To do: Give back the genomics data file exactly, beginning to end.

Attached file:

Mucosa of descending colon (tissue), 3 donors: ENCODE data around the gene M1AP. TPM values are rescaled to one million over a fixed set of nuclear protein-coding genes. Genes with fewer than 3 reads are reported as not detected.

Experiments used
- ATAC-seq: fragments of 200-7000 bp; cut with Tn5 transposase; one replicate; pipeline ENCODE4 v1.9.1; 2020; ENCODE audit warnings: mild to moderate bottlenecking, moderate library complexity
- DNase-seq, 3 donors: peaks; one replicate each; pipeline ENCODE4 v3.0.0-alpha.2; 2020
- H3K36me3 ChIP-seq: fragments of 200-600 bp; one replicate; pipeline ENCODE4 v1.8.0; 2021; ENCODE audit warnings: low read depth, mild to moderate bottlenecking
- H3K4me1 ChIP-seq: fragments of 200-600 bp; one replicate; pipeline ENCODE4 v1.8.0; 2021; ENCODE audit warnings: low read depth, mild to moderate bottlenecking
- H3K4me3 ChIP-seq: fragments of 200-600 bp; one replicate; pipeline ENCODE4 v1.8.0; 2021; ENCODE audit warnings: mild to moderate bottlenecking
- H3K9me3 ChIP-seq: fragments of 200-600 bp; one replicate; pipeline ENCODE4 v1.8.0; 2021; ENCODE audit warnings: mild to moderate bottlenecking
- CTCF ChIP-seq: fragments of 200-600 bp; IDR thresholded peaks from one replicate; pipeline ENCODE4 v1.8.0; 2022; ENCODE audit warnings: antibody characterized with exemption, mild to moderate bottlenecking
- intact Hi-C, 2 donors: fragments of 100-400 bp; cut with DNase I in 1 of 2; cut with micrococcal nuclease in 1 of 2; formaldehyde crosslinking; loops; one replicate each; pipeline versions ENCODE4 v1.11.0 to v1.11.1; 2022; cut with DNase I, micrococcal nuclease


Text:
Mucosa of descending colon (tissue), 3 donors: ENCODE data around the gene M1AP. TPM values are rescaled to one million over a fixed set of nuclear protein-coding genes. Genes with fewer than 3 reads are reported as not detected.

Experiments used
- ATAC-seq: fragments of 200-7000 bp; cut with Tn5 transposase; one replicate; pipeline ENCODE4 v1.9.1; 2020; ENCODE audit warnings: mild to moderate bottlenecking, moderate library complexity
- DNase-seq, 3 donors: peaks; one replicate each; pipeline ENCODE4 v3.0.0-alpha.2; 2020
- H3K36me3 ChIP-seq: fragments of 200-600 bp; one replicate; pipeline ENCODE4 v1.8.0; 2021; ENCODE audit warnings: low read depth, mild to moderate bottlenecking
- H3K4me1 ChIP-seq: fragments of 200-600 bp; one replicate; pipeline ENCODE4 v1.8.0; 2021; ENCODE audit warnings: low read depth, mild to moderate bottlenecking
- H3K4me3 ChIP-seq: fragments of 200-600 bp; one replicate; pipeline ENCODE4 v1.8.0; 2021; ENCODE audit warnings: mild to moderate bottlenecking
- H3K9me3 ChIP-seq: fragments of 200-600 bp; one replicate; pipeline ENCODE4 v1.8.0; 2021; ENCODE audit warnings: mild to moderate bottlenecking
- CTCF ChIP-seq: fragments of 200-600 bp; IDR thresholded peaks from one replicate; pipeline ENCODE4 v1.8.0; 2022; ENCODE audit warnings: antibody characterized with exemption, mild to moderate bottlenecking
- intact Hi-C, 2 donors: fragments of 100-400 bp; cut with DNase I in 1 of 2; cut with micrococcal nuclease in 1 of 2; formaldehyde crosslinking; loops; one replicate each; pipeline versions ENCODE4 v1.11.0 to v1.11.1; 2022; cut with DNase I, micrococcal nuclease